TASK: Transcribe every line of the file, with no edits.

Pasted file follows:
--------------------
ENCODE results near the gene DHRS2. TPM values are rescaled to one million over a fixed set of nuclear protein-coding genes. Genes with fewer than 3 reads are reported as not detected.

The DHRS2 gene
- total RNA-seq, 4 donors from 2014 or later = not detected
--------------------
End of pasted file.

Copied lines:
ENCODE results near the gene DHRS2. TPM values are rescaled to one million over a fixed set of nuclear protein-coding genes. Genes with fewer than 3 reads are reported as not detected.

The DHRS2 gene
- total RNA-seq, 4 donors from 2014 or later = not detected